Objective: To compare dyadic (marital) functioning between users of natural family planning (NFP) and users of artificial methods of contraception (AMC). Method: A cross-sectional study was conducted in healthy, over eighteen-year-old couples living in stable relationships recruited from primary and secondary health centers in Santiago, Chile. Participants were assessed using a structured interview on sociodemographic and sexual aspects. Primary outcome, marital functioning, was studied using the Dyadic Adjustment Scale (DAS)...
May 2018: Linacre Quarterly
Jonathan E Ramsay, Eddie M W Tong, Avijit Chowdhury, Moon-Ho R Ho
OBJECTIVE: Previous research has demonstrated a robust relationship between religion and well-being, and it has been proposed that positive emotions are important mediators of this effect. Yet the mechanism via which religion promotes positive emotions has not been widely studied. We sought to examine whether teleological explanations of daily events and resulting positive emotions serially mediated the effects of religion on well-being. METHOD: These hypotheses were tested over three studies...
July 24, 2018: Journal of Personality
James J Heckman, Pietro Biroli, Daniela Del Boca, Lynne Pettier Heckman, Yu Kyung Koh, Sylvi Kuperman, Sidharth Moktan, Chiara D Pronzato, Anna L Ziff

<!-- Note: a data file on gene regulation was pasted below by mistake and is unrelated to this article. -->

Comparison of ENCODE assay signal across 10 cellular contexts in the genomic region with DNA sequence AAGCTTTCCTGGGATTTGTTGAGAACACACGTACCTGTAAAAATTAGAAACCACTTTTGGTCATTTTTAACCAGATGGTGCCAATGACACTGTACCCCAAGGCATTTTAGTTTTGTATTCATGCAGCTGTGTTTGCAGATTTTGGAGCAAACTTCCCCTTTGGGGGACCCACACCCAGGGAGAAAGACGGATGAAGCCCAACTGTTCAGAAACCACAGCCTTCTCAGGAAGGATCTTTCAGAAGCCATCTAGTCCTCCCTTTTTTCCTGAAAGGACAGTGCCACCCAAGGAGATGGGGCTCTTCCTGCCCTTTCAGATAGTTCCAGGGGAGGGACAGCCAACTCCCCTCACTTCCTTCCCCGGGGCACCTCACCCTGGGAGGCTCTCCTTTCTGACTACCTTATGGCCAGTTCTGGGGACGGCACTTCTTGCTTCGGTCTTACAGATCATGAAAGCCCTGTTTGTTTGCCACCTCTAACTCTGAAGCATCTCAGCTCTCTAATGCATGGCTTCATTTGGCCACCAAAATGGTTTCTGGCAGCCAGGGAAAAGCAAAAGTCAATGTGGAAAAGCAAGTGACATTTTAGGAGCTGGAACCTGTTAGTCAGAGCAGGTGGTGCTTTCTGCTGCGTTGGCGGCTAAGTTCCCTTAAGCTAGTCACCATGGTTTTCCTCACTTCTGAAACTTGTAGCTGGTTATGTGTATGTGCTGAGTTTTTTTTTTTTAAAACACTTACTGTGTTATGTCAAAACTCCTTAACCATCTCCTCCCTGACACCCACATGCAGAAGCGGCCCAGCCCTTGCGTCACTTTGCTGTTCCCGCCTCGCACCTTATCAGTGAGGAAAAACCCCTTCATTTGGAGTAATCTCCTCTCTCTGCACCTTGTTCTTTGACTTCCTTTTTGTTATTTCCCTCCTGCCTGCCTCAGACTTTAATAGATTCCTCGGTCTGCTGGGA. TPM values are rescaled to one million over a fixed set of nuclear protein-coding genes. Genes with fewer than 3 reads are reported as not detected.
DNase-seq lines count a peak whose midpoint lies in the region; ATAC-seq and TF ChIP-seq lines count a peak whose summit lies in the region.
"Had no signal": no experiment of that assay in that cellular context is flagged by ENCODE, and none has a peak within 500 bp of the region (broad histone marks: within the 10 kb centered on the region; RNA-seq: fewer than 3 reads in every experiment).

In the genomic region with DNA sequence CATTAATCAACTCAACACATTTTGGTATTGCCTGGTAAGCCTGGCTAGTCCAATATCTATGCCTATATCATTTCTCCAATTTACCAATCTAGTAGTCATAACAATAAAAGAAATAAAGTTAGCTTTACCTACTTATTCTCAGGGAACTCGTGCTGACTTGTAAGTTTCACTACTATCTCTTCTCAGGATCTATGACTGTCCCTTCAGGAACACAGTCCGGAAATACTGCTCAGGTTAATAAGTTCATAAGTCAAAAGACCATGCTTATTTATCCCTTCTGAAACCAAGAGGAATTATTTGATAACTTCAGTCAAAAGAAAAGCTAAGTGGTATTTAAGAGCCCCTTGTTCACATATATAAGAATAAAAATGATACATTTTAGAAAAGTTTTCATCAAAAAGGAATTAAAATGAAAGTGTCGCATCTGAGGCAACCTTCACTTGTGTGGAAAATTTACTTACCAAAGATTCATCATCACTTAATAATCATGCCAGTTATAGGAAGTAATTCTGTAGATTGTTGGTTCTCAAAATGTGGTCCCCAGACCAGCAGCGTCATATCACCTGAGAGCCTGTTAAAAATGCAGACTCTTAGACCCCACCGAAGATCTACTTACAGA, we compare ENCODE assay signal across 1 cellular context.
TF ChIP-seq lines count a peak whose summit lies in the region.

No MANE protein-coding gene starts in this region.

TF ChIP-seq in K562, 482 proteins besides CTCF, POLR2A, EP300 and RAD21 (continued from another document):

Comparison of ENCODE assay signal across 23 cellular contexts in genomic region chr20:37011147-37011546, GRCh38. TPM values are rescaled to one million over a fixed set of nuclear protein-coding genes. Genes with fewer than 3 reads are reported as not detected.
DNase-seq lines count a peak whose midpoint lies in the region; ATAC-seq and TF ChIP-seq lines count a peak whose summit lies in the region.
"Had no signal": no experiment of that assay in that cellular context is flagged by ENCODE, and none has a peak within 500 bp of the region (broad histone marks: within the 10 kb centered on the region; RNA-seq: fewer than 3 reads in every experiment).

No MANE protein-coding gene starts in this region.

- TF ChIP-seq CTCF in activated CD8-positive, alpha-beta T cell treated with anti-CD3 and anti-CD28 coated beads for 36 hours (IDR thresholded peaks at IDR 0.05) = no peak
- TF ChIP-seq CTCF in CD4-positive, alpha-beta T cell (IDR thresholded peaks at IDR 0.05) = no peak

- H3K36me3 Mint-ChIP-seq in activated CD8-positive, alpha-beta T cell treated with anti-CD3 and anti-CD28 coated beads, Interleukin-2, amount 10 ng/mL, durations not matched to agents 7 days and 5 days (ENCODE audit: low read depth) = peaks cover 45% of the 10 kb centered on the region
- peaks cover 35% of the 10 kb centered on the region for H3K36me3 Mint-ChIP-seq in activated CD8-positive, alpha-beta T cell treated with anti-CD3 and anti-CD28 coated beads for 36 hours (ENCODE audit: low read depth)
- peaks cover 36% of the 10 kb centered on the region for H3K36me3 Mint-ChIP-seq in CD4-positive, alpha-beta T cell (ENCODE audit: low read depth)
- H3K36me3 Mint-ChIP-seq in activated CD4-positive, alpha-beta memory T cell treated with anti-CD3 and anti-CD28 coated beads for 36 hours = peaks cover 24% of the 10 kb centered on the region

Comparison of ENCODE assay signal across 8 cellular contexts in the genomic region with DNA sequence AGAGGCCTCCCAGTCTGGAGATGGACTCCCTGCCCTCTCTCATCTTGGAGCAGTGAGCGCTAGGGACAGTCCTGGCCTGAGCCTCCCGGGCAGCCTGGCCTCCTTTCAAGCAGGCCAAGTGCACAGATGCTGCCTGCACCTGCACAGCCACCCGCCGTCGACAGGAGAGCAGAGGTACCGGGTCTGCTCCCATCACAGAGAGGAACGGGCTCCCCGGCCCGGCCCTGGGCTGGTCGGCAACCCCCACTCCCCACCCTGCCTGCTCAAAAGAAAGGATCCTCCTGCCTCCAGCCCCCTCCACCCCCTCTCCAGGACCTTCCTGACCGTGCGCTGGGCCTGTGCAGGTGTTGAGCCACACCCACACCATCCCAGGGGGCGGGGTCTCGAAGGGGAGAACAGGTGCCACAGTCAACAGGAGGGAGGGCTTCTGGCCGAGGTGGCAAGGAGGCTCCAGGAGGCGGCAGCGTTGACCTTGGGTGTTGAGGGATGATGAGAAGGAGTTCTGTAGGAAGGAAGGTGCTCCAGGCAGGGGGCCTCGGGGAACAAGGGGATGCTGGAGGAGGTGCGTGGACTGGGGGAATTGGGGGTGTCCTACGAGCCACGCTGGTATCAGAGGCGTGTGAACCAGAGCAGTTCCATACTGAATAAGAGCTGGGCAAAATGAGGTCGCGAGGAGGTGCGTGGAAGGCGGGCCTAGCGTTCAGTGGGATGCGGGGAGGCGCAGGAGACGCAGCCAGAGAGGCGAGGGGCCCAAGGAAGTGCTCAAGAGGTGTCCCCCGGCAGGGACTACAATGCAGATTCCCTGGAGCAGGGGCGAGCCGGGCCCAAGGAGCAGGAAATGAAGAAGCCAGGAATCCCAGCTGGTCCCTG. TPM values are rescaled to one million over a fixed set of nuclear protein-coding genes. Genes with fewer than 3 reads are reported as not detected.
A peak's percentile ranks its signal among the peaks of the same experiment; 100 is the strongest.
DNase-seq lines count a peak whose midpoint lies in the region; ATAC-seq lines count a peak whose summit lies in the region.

We evaluate the Reggio Approach using non-experimental data on individuals from the cities of Reggio Emilia, Parma and Padova belonging to one of five age cohorts: ages 50, 40, 30, 18, and 6 as of 2012. The treated were exposed to municipally offered infant-toddler (ages 0-3) and preschool (ages 3-6) programs. The control group either did not receive formal childcare or were exposed to programs offered by the state or religious systems. We exploit the city-cohort structure of the data to estimate treatment effects using three strategies: difference-in-differences, matching, and matched-difference-in-differences...
March 2018: Research in economics, Ricerche economiche
Sarah J Ward, Laura A King
The association between religiosity and morality identified in self-reports has received limited support from studies of actual behavior. We propose that religiosity variables are likely to contribute to moral behavior in the context of moral self-regulation. Five studies examined the prediction that people who strongly endorse the items "I try hard to live all my life according to my religious beliefs" and "My whole approach to life is based on my religion" and people who report strong God belief would exhibit heightened moral emotions and prosocial behaviors after moral self-image (MSI) threats...
July 19, 2018: Journal of Personality and Social Psychology
April R Christensen, Tara E Cook, Robert M Arnold
Over the past 20 years, physicians have shifted from viewing a patient's request for prayer as a violation of professional boundaries to a question deserving nuanced understanding of the patient's needs and the clinician's boundaries. In this case, Mrs. C's request for prayer can reflect religious distress, anxiety about her clinical circumstances, or a desire to better connect with her physician. These different needs suggest that it is important to understand the request before responding. To do this well requires that Dr...
July 1, 2018: AMA Journal of Ethics
Mohsen Joshanloo